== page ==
If we still agree that the Greek idea of government, democracy, which was later espoused by the American politician, Abraham Lincoln as “government of the people by the people and for the people,” with its dividends of basic and social amenities, when benchmarked with what is obtained in climes practicing monarchy and communism, then one can argue in the affirmative that democracy should be adopted universally as the best form of government.
For the mere fact that it has the trappings of rotational leadership and civil-centred where people air their views and become, in most cases, standoffish during electioneering – not coerced to do otherwise unlike military era where people are compelled to do what’s against their conscience, it should become a much sought after the system of government.
That it succeeds in getting to some parts of Africa explains why we all should ensure it gets to other “undemocratic African states.”
In the First Republic, which was punctuated, all the features of a democratic state were already in place. Details of this are not for today. Throughout Nigeria’s chequered history, our quest for the installation of democratic governance has been partly truncated.
Our first democracy experiment was between 1979 and 1983 which briefly interrupted decades of military rules before returning to the status quo a year later. Throughout this period under review, the ill-human treatment of the civil populace, unhindered access to the treasury and brazen administrative recklessness contributed hugely to the nation’s snail speed development. Those in authorities behaved the way they did because there was an absence of a mechanism for checks and balances – a case of a one-man show.
There was a time in the nation’s history Nigerians were “kobold” at any slightest provocation or was termed ‘indiscipline’ rather than using the court to seek justice. Does it mean there was no court found anywhere? Not really, its comatose state is as good as dead. The nation was a shadow of itself. The present geopolitical location now known as Ebonyi was separated, some of our siblings found themselves in Enugu, some in Imo, while some communities in Ikwo like Oferekkpe and Amata found themselves yoked with Cross Riverians.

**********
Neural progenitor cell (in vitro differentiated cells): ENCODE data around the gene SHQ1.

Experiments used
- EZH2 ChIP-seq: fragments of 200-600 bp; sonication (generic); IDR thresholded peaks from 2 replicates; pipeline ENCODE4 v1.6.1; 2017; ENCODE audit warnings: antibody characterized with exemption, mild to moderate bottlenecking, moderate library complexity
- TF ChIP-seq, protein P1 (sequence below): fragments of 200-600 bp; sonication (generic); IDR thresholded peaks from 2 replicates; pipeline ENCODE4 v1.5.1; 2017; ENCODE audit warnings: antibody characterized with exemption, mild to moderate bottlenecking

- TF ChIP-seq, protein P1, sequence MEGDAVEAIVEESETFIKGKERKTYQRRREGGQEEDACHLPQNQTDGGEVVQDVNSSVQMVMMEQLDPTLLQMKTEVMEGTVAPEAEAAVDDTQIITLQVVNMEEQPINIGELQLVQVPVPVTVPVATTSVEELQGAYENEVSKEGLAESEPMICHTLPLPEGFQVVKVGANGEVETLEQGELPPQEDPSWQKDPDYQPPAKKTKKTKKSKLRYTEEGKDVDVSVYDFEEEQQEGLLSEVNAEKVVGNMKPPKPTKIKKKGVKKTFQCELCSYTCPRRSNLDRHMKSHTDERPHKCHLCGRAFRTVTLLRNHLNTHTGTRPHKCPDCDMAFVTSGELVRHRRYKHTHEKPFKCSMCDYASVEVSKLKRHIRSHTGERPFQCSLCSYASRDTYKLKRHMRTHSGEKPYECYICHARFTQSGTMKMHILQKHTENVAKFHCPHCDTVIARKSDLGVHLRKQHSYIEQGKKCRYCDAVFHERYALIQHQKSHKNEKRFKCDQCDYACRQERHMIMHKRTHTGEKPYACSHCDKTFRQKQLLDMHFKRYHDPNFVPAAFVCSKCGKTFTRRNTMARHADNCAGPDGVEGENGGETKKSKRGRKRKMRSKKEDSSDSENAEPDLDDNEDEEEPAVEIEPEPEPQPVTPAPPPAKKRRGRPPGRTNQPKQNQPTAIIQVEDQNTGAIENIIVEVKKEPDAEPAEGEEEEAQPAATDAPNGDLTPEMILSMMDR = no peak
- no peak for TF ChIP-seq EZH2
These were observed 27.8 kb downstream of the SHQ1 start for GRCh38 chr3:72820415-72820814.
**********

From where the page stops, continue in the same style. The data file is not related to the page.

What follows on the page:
One of the greatest epochs of the state was in 1990, even when our people were torn apart, the needed democratic dividends still eluded them. During the last leg of the democratic experiment in 1999 nothing came out – the decrepit state of things was still there – no roads, basic and social amenities, formidable opposition, functional press, and the rest which characterise the new system of government. It’s at this point that I must not fail to acknowledge the effort and guts of the quondam head of state, General Sani Abacha. General Abacha, during the commemoration of the nation’s 36th anniversary, added six more states to the already existing 30, bringing it to 36 states.
While he is one of the few heads of states that are viewed from different prisms, misunderstood and hated, I celebrate him for bringing us together – gathering us from our various exiles to our today’s location, Ebonyi State.
It’s doubtful that when the young Ebonyi State was created, all returned. No, not all returned. Some of our siblings because of marriage and other engagements, in fact, fear and lack of confidence in the system led to their foot-dragging.
Such mental posturing is not unconnected with their recent memories of harsh governance, which agrees with the ancient maxim of “he that is bitten by a snake fears earthworm,” to them it was still an old wine, apparently in a new wine skin.
Only in 1999, microscopic few Ebonyians returned following the introduction of free education for all by the first civil governor of the state, Senator Samuel Egwu, who saw illiteracy visibly written on the faces of the returnees. Such was greatly utilised, this explains why we had a crop of lettered minds.